On August 1, you purchased additional storage space on icloud.com. Proud as punch, you eliminated your backup server in your office, the need for a VPN code —which we all know is slow as molasses—and moved all your client files to the au courant cloud storage solution. You also feel pretty good about security. After all, most hackers go after Windows and Android systems.
In early September, you sit down with a cup of coffee to read your digital edition of The Denver Post. The blood drains from your face as you try to differentiate between a coronary incident and a panic attack. The news is full of an Apple/icloud security breach. After you are assured that you are not suffering a heart attack, you thank the stars that celebrities are still dumb enough to save naked pictures of themselves on their iPhones—and, hence, iCloud—making your client files comparatively unattractive for viewing. But it makes you think—it makes us all think: What could we be doing better? What if it were our clients’ confidential information being spread across Twitter?
As attorneys, we are generally very aware of our obligations to our clients, to our profession and to the courts. Could we be sued for malpractice for maintaining files in the cloud? It certainly could happen. Whether the suit would be successful is another issue. With the advent of cloud storage solutions, many attorneys and clients store information this way, wisely or not. The cloud can be an effective tool, but we have to understand how best to use it. We must comply with ethical obligations regarding competency, maintaining client confidences, safeguarding client property and appropriately retaining client records.
Shh. Everyone’s listening and watching
We used to worry about attorneys who talked loudly about clients in an elevator or restaurant. While every attorney must still learn to hold her tongue in public, storing information in the cloud or distributing information through the Internet could be a breach of our ethical obligations as well. It is well established that attorneys must use reasonable care in not sending email transmissions containing confidential metadata. Under ordinary circumstances, emails from attorneys need not be encrypted. But not all emails involve ordinary circumstances. Some email transmissions involve highly confidential information. In these situations, attorneys may need to consider encrypting that information. The same is true of storing client documents in the cloud.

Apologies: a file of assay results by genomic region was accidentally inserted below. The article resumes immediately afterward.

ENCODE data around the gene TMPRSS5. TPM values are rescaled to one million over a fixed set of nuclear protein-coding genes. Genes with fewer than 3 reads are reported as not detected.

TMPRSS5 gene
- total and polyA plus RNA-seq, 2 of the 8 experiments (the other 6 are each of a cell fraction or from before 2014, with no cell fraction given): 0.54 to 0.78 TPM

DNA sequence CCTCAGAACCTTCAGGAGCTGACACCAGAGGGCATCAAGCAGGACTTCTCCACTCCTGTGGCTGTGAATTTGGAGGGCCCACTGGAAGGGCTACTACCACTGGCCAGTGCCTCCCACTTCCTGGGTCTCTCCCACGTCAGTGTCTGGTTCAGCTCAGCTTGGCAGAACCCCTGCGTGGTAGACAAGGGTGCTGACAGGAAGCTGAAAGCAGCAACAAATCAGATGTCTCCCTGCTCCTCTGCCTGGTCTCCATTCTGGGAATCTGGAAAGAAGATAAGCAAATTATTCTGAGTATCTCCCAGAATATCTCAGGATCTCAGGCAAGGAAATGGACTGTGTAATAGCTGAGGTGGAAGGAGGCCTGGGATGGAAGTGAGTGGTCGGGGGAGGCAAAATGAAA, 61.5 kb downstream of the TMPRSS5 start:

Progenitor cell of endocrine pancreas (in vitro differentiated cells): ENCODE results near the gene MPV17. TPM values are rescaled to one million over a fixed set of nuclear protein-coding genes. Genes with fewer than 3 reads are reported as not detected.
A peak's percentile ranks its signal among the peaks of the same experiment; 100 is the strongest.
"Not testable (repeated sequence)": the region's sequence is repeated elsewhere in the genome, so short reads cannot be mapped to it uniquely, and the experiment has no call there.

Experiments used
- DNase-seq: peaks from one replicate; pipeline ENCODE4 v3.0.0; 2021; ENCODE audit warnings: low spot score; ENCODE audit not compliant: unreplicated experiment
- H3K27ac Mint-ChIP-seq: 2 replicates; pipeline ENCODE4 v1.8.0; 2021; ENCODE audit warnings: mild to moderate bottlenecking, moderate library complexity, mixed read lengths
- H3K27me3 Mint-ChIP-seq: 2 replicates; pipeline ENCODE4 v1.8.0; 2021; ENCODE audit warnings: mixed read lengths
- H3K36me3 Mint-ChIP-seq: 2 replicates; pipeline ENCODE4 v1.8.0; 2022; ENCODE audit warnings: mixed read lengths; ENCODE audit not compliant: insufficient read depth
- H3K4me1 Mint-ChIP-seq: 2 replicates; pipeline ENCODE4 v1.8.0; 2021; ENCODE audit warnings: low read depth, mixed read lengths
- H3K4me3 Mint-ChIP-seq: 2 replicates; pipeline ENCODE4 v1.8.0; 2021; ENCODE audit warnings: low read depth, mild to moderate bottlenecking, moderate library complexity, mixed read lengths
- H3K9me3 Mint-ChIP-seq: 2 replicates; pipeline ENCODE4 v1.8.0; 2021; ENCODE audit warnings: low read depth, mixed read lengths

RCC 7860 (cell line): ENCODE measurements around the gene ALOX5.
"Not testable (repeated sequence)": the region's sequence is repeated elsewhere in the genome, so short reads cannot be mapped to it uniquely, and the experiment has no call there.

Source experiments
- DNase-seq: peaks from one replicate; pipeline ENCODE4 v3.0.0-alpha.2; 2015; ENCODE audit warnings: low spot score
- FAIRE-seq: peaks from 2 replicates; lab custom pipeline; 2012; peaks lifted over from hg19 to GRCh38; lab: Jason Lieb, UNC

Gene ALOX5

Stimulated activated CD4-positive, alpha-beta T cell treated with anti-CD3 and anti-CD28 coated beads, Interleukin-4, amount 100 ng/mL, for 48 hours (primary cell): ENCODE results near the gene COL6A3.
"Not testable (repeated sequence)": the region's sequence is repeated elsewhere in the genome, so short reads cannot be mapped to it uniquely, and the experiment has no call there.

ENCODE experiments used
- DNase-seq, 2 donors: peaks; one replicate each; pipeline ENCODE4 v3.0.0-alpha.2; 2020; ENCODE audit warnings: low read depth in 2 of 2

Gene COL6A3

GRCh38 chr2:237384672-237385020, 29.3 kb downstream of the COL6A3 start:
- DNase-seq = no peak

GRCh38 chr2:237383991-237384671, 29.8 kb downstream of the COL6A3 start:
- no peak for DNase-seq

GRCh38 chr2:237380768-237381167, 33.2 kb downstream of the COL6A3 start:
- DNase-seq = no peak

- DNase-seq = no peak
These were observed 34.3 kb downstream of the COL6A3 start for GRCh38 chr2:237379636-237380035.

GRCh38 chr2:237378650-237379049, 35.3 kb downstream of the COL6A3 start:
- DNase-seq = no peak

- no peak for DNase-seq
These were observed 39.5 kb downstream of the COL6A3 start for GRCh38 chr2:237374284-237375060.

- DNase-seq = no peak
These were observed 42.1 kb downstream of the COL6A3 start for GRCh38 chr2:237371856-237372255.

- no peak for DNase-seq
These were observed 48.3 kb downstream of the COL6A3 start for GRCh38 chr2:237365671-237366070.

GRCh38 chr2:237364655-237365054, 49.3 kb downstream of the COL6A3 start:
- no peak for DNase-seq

It is established that attorneys are not responsible for improperly intercepted emails. A logical expansion to cloud storage would indicate that if we take reasonable care in storing client information in the cloud, attorneys should not be held responsible for third party hacking. Responsible or not, if hacked, that release would certainly injure our clients.
What we really want is to avoid panic attacks and to best protect our clients’ information.
If we have reason to know that a particular cloud storage site is prone to being hacked, maybe our use of that storage site without further encryption would be a breach of our competency and professionalism obligations. As with early cordless telephones that could be easily intercepted with an AM radio, attorneys should inform clients that documents or information stored in the cloud may be hacked and such disclosure could cause a loss of the attorney-client privilege. Client consent should therefore be obtained prior to any cloud storage of documents.
Even if the attorney–client privilege is maintained, highly confidential information may lose its value if it is disclosed to the public. For example, information on an unfiled patent application or client trade secrets may be so valuable that it should not be stored in the cloud or should be more heavily encrypted prior to storage.
Exercise reasonable care. It can’t get easier. The recent hacking of Apple’s cloud storage occurred because of a weakness in Apple’s software allowing for unlimited password and username guesses in the “Find My iPhone” application.
These hacks cannot be controlled and this should make us nervous enough to be very careful. Even if our clients do not consider some stored information to be highly confidential, attorneys breach several ethical obligations if we have reason to think information could be hacked.
Cloud storage is relatively inexpensive. It is convenient. It is generally fairly quick, as long as we have a good Internet connection. Ultimately, it is incumbent on each attorney to balance the risks and benefits of cloud storage in deciding whether to use it.